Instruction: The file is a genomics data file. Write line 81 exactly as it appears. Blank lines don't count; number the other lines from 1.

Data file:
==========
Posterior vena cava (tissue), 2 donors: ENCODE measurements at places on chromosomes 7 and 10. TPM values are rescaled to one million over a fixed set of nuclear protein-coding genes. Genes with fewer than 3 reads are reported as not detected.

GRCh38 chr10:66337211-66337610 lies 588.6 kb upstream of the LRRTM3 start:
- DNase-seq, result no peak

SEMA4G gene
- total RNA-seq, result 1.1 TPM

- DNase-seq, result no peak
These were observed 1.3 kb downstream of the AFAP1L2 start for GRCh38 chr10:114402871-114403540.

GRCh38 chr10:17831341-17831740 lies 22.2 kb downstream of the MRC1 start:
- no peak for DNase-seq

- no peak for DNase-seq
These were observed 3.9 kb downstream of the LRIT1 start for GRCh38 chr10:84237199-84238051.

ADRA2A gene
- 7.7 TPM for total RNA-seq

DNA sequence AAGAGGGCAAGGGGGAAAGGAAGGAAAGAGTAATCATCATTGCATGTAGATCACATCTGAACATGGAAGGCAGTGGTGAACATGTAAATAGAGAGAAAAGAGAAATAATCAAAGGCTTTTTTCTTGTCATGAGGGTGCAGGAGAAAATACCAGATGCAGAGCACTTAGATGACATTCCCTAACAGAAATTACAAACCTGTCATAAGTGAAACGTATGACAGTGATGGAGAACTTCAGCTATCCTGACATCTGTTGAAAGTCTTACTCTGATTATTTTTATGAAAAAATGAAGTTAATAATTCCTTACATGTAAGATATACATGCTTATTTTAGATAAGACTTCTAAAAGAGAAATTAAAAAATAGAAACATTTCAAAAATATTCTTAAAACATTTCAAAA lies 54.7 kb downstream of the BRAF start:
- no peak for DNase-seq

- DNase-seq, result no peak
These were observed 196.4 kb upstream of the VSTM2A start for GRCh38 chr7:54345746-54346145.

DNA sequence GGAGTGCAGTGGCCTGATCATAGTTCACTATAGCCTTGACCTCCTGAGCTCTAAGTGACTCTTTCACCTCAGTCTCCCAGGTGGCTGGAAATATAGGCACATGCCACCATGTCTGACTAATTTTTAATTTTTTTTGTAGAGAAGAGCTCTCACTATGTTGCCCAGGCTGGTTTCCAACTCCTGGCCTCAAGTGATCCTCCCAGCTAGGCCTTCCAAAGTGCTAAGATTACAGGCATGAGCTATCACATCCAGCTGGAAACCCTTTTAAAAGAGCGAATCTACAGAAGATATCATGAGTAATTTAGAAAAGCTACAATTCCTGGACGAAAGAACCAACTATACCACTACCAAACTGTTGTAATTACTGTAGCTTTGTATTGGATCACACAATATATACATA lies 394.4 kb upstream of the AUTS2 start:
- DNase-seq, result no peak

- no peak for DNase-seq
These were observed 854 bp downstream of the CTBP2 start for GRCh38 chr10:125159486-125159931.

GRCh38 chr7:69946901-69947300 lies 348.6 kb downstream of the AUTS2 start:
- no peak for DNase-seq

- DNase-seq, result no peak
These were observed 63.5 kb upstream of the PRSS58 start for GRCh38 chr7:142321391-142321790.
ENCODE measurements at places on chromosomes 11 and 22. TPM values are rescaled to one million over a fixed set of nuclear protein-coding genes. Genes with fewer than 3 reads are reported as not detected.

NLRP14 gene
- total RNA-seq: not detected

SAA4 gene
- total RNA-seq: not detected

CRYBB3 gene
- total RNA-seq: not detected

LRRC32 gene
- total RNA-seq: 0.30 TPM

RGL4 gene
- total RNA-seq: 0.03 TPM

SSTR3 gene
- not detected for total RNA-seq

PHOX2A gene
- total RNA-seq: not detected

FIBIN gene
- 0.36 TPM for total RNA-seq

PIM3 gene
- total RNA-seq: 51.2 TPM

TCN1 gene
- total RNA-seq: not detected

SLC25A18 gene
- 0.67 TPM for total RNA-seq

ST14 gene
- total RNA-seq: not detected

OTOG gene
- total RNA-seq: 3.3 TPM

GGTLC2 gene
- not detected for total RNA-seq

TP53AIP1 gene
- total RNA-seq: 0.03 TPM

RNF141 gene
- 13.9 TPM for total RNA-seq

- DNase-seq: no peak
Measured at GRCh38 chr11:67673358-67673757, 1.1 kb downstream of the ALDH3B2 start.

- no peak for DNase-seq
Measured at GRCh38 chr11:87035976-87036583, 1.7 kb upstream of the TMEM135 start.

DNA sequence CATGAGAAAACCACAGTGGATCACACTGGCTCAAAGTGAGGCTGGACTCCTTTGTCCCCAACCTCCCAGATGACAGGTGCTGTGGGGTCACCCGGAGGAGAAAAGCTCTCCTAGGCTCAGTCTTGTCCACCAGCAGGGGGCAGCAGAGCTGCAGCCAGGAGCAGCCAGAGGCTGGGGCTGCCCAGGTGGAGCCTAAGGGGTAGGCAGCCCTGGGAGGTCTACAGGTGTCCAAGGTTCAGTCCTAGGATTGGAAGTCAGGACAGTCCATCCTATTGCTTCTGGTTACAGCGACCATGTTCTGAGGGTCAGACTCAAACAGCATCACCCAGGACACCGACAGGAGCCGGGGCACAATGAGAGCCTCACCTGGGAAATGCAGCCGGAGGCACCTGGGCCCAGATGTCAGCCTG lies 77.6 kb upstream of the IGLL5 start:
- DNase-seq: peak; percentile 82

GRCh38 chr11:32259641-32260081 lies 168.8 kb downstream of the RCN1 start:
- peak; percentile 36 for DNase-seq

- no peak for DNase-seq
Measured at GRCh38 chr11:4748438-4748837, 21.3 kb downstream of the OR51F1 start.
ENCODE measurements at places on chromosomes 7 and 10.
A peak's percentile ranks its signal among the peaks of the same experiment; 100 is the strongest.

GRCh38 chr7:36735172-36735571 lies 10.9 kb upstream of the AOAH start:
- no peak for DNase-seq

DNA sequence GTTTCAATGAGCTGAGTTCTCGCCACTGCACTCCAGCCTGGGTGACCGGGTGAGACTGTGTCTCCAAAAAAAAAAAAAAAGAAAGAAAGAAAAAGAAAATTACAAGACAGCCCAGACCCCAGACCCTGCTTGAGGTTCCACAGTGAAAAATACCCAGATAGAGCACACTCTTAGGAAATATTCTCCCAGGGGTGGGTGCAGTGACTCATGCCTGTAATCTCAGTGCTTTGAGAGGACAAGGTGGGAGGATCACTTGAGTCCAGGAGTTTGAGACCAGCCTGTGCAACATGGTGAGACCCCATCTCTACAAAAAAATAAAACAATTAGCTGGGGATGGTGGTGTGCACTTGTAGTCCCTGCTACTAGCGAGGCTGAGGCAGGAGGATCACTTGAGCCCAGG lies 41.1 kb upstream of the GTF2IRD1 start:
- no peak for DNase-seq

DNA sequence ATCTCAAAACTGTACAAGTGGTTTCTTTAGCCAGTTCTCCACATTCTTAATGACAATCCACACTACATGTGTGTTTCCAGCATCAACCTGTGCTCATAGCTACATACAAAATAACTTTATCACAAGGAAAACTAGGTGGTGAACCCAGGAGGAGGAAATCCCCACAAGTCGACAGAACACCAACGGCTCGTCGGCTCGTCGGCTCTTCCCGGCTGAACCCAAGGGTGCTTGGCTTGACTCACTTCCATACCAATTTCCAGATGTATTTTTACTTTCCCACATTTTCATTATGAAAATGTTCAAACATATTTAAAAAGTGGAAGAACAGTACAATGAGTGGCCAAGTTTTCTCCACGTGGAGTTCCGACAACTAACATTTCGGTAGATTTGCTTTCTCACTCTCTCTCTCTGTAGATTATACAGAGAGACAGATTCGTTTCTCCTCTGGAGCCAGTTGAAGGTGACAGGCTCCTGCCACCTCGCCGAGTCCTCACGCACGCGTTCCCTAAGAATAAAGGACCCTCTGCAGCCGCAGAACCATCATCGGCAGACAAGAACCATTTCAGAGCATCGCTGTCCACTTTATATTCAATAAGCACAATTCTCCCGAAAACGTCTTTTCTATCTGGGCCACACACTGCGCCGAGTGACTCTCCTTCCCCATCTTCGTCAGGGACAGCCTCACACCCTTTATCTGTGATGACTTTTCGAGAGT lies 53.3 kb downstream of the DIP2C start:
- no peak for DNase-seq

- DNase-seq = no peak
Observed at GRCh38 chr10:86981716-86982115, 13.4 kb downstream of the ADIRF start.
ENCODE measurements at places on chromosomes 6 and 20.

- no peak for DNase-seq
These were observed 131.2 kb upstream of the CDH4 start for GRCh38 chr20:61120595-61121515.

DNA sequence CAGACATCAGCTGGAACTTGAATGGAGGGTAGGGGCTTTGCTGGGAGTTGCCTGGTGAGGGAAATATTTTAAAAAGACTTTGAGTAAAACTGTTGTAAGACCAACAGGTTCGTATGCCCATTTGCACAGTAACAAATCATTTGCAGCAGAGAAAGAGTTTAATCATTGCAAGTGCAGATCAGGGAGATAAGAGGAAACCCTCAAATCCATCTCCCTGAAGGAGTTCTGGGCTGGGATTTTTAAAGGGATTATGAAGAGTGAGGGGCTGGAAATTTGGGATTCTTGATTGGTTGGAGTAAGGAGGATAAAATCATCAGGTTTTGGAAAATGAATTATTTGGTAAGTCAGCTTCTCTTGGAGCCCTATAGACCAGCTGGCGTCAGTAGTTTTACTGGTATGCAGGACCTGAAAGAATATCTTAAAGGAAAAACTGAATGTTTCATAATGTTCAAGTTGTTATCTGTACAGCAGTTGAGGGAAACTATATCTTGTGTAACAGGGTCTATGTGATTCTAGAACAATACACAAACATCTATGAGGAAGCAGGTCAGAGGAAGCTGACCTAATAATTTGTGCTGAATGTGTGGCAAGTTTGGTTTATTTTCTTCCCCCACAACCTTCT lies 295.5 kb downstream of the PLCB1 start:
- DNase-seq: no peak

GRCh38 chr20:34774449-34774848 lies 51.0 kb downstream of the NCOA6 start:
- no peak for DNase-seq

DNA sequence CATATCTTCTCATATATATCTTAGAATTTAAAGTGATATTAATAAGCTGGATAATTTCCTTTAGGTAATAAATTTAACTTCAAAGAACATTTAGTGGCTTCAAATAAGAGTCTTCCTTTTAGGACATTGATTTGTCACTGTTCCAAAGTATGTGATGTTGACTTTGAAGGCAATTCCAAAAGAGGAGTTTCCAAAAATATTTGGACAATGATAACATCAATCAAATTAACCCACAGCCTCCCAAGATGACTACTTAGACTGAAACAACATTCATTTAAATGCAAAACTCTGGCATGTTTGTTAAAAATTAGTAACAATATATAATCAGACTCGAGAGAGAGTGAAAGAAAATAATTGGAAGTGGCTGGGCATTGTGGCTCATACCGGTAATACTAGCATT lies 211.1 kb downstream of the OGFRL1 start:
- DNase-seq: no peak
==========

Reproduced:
These were observed 131.2 kb upstream of the CDH4 start for GRCh38 chr20:61120595-61121515.